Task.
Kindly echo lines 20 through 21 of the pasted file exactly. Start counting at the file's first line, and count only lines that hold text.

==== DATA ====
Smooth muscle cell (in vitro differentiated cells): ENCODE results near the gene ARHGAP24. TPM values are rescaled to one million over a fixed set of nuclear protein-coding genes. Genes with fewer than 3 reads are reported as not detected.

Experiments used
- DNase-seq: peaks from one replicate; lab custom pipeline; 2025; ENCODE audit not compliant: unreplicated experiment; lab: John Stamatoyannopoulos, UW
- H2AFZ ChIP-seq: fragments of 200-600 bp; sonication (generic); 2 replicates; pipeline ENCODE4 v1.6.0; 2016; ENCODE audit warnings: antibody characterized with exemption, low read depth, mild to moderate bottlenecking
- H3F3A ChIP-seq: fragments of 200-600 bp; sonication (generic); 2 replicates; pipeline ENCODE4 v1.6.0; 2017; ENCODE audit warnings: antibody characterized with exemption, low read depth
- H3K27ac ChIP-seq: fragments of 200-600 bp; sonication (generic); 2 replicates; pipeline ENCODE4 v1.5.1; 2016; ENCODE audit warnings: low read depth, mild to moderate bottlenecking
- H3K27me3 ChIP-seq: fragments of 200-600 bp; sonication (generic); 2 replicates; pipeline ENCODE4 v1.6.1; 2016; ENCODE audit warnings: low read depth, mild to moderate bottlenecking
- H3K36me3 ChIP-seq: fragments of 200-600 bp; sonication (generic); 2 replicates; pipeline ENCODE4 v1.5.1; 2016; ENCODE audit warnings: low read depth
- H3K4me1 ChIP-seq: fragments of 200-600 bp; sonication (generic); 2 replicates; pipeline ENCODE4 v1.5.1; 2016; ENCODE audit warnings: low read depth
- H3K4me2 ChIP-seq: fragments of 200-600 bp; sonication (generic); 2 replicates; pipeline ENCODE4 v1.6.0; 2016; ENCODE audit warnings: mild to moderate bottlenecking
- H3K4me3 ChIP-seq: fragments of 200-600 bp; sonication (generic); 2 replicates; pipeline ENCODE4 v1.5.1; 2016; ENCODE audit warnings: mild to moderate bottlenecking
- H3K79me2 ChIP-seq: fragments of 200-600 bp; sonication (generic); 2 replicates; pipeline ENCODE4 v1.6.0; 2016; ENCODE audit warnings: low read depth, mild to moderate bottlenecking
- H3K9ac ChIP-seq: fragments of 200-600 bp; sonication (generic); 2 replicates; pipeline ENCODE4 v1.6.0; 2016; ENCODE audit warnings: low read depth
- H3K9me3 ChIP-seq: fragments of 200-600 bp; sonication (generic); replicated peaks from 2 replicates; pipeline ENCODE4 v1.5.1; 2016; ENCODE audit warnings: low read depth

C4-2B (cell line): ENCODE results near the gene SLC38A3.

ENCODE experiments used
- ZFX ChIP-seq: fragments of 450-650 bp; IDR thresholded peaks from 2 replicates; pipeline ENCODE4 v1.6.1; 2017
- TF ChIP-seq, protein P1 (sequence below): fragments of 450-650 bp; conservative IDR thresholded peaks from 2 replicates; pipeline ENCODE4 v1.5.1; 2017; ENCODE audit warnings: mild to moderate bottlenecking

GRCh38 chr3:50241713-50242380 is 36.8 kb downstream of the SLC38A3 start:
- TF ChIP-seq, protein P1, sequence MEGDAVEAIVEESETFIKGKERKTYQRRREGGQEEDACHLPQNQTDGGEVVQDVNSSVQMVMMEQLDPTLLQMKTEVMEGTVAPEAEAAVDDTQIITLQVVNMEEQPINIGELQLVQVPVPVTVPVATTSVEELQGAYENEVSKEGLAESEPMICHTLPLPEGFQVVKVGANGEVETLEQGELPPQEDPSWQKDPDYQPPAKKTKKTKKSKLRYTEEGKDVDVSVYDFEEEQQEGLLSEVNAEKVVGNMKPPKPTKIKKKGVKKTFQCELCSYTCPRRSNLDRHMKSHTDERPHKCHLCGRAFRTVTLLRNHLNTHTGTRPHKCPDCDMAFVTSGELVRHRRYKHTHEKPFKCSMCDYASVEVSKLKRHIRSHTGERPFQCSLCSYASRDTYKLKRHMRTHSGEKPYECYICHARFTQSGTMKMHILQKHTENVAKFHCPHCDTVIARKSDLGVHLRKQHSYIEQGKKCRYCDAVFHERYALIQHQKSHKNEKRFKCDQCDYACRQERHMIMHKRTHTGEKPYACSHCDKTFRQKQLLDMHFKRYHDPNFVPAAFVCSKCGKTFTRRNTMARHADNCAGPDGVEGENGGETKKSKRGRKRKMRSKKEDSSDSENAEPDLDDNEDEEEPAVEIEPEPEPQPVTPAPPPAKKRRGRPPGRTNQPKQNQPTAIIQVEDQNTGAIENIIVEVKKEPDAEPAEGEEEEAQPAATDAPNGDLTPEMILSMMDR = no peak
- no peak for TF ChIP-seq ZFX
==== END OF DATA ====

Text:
- TF ChIP-seq, protein P1, sequence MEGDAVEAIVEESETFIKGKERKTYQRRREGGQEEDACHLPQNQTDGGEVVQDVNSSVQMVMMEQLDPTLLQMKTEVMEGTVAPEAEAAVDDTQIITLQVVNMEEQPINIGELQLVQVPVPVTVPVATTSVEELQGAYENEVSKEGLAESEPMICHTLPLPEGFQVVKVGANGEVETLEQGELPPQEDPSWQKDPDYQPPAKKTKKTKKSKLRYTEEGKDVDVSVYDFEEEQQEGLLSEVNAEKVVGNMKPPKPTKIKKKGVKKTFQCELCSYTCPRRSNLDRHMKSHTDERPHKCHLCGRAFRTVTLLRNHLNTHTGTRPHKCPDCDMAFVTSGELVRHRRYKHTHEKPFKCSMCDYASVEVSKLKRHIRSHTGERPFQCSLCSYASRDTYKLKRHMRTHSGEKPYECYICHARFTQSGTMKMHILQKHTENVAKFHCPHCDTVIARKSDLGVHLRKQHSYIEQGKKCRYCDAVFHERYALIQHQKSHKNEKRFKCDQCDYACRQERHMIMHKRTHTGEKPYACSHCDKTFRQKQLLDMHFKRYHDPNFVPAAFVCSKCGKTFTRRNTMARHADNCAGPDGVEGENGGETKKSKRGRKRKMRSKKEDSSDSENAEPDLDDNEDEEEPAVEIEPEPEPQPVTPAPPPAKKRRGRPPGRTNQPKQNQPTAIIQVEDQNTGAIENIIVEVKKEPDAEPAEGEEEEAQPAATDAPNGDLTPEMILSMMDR = no peak
- no peak for TF ChIP-seq ZFX